The most common issues with ground water may be hardness.
Hard water has not been shown to cause health problems, but can be a nuisance as it may cause soap curds and deposits to form on pipes and other plumbing fixtures. Over time this can reduce the diameter of the pipes.
Calcium and magnesium are found in ground water that has come in contact with certain rocks and minerals, especially limestone and gypsum. When these materials are dissolved, they release calcium and magnesium. Hard water is considered bad for your plumbing, but people with heart or circulatory problems may want to consult their physician about drinking softened water, because the softening process removes calcium and magnesium, and adds sodium to the water.
Iron and Manganese
A “rusty” or metallic taste in water is a result of iron, and sometimes manganese, in ground water. They not only create a bad taste, but they also can stain pipes and clothing.
Iron and manganese are naturally occurring, and most ground water has some amount of dissolved iron and manganese in it. It comes from contact with minerals that contain iron, such as pyrite.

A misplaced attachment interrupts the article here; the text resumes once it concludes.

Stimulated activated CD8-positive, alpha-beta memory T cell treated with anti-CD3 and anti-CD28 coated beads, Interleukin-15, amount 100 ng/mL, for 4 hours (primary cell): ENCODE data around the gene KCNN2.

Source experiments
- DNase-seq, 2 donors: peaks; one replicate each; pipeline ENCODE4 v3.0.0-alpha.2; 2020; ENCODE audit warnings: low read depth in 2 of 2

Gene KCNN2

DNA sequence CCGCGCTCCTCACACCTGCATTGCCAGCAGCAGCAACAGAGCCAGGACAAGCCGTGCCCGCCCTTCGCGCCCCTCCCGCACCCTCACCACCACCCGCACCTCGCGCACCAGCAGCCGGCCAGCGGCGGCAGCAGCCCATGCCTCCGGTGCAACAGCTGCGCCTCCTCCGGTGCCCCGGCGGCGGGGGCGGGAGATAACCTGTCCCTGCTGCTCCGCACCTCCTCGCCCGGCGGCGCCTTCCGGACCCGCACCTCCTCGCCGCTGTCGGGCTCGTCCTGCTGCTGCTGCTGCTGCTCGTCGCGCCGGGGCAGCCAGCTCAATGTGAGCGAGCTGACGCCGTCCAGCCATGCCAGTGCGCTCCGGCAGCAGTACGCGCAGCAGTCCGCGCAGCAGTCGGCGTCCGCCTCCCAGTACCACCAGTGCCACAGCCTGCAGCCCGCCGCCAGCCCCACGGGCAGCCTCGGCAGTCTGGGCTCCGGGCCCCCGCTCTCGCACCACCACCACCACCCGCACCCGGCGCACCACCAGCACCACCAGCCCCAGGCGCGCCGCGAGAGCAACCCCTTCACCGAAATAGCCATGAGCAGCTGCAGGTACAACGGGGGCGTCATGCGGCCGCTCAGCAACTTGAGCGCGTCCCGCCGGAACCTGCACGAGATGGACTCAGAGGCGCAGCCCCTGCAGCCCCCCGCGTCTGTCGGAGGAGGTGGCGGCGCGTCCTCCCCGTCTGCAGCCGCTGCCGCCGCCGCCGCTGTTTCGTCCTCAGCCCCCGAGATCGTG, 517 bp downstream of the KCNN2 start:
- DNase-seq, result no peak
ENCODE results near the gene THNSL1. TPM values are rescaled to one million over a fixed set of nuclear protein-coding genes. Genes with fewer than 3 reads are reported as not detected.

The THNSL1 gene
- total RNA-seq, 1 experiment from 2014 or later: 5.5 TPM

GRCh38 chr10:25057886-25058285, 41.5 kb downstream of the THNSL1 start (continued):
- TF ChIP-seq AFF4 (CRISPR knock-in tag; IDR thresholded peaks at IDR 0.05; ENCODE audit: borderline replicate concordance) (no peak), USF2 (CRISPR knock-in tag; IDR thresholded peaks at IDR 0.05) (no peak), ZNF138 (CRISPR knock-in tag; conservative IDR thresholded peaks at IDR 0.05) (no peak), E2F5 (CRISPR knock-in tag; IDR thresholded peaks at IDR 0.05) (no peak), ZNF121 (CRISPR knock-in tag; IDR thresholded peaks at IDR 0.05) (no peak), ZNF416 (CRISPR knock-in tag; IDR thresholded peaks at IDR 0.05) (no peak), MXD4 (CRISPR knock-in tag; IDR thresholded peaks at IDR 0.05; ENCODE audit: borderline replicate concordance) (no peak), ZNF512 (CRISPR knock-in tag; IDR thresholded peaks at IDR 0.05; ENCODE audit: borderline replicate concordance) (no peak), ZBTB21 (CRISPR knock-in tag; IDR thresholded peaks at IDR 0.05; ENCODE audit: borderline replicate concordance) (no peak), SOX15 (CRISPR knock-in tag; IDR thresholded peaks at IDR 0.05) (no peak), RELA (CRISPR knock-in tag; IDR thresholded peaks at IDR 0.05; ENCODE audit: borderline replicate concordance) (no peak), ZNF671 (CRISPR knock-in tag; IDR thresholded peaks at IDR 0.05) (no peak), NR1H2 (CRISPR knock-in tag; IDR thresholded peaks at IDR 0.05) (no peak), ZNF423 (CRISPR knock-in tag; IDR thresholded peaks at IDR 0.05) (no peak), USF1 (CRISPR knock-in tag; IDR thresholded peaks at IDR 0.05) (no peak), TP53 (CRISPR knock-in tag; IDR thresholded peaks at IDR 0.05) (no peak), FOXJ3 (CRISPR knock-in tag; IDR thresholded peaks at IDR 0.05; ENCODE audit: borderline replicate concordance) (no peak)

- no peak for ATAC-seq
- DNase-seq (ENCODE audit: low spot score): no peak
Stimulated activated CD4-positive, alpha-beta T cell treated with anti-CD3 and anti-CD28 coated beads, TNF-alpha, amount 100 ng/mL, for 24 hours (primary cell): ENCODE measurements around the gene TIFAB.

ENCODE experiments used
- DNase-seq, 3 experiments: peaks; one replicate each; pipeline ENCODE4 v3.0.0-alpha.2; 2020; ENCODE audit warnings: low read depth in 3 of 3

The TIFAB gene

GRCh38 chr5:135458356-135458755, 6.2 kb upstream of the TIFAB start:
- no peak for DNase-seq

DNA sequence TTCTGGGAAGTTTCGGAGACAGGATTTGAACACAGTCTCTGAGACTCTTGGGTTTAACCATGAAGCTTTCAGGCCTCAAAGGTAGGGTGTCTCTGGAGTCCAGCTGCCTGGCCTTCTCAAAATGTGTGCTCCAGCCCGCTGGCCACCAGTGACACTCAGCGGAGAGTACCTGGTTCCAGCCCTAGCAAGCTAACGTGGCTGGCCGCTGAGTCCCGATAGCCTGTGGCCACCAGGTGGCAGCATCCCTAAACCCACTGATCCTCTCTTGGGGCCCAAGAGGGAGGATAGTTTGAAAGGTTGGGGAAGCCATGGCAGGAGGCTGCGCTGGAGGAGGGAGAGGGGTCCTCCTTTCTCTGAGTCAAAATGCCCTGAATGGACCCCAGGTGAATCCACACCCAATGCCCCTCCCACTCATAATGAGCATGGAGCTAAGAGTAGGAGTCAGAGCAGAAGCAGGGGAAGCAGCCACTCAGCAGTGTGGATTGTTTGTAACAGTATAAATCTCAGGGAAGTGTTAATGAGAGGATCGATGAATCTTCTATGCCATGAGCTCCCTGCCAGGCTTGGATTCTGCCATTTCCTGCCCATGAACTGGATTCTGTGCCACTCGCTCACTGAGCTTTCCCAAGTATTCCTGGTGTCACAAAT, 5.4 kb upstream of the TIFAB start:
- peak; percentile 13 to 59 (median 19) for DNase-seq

There are several treatment methods. Installing a water softener may help if iron and manganese are present in low quantities and the softener is designed for their removal. Aeration (the addition of oxygen to the water), chlorination, and feeding ozone or hydrogen peroxide can aid in the precipitation of iron, which is removed from the water by filtration. Potassium permanganate feed with manganese greensand filters, and some recently designed synthetic media, will remove iron and manganese, as well.
Most nitrogen in ground water comes from the atmosphere. Some plants can “attach” nitrogen from the atmosphere onto their roots. The nitrogen not used by the plants is then released into the soil.
Nitrogen compounds also can work their way into ground water through fertilizers, manure, and urine from farm animals, sewage, and landfills.
The most common forms in groundwater are ammonia, nitrate, and nitrite. Nitrates can be especially toxic to children under six months of age. Exposure to ammonia also presents a health risk. It is toxic to aquatic life such as fish, and it interferes with water treatment.
There are a variety of treatment methods to correct this problem, including reverse osmosis systems with water softeners to remove nitrates and nitrites, and oxidation to remove small amounts of ammonia. However, treatment should be a last resort. Removing the source of contamination is the first priority. You should also be sure to protect the area around the wellhead from contamination by animals or fertilizers.